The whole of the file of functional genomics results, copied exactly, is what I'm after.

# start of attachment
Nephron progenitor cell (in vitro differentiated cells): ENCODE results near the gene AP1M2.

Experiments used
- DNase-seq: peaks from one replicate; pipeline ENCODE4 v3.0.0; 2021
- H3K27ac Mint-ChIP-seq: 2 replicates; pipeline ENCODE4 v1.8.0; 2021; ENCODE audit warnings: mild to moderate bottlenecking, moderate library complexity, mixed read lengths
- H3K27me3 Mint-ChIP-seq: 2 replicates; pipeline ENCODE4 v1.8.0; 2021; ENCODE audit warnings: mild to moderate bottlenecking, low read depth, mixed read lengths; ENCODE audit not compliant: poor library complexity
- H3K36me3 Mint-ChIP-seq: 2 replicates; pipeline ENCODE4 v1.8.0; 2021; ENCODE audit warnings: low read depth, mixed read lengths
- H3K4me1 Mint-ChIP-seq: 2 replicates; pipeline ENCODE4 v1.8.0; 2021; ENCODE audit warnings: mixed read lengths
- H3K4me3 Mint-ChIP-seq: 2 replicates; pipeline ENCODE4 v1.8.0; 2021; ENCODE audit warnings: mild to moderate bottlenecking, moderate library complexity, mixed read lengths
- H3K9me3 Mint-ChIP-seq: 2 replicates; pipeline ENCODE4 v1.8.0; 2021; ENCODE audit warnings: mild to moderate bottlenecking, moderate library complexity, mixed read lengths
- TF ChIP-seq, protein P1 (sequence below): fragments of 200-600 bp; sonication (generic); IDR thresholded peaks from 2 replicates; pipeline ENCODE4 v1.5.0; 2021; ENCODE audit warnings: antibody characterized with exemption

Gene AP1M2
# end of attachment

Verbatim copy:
Nephron progenitor cell (in vitro differentiated cells): ENCODE results near the gene AP1M2.

Experiments used
- DNase-seq: peaks from one replicate; pipeline ENCODE4 v3.0.0; 2021
- H3K27ac Mint-ChIP-seq: 2 replicates; pipeline ENCODE4 v1.8.0; 2021; ENCODE audit warnings: mild to moderate bottlenecking, moderate library complexity, mixed read lengths
- H3K27me3 Mint-ChIP-seq: 2 replicates; pipeline ENCODE4 v1.8.0; 2021; ENCODE audit warnings: mild to moderate bottlenecking, low read depth, mixed read lengths; ENCODE audit not compliant: poor library complexity
- H3K36me3 Mint-ChIP-seq: 2 replicates; pipeline ENCODE4 v1.8.0; 2021; ENCODE audit warnings: low read depth, mixed read lengths
- H3K4me1 Mint-ChIP-seq: 2 replicates; pipeline ENCODE4 v1.8.0; 2021; ENCODE audit warnings: mixed read lengths
- H3K4me3 Mint-ChIP-seq: 2 replicates; pipeline ENCODE4 v1.8.0; 2021; ENCODE audit warnings: mild to moderate bottlenecking, moderate library complexity, mixed read lengths
- H3K9me3 Mint-ChIP-seq: 2 replicates; pipeline ENCODE4 v1.8.0; 2021; ENCODE audit warnings: mild to moderate bottlenecking, moderate library complexity, mixed read lengths
- TF ChIP-seq, protein P1 (sequence below): fragments of 200-600 bp; sonication (generic); IDR thresholded peaks from 2 replicates; pipeline ENCODE4 v1.5.0; 2021; ENCODE audit warnings: antibody characterized with exemption

Gene AP1M2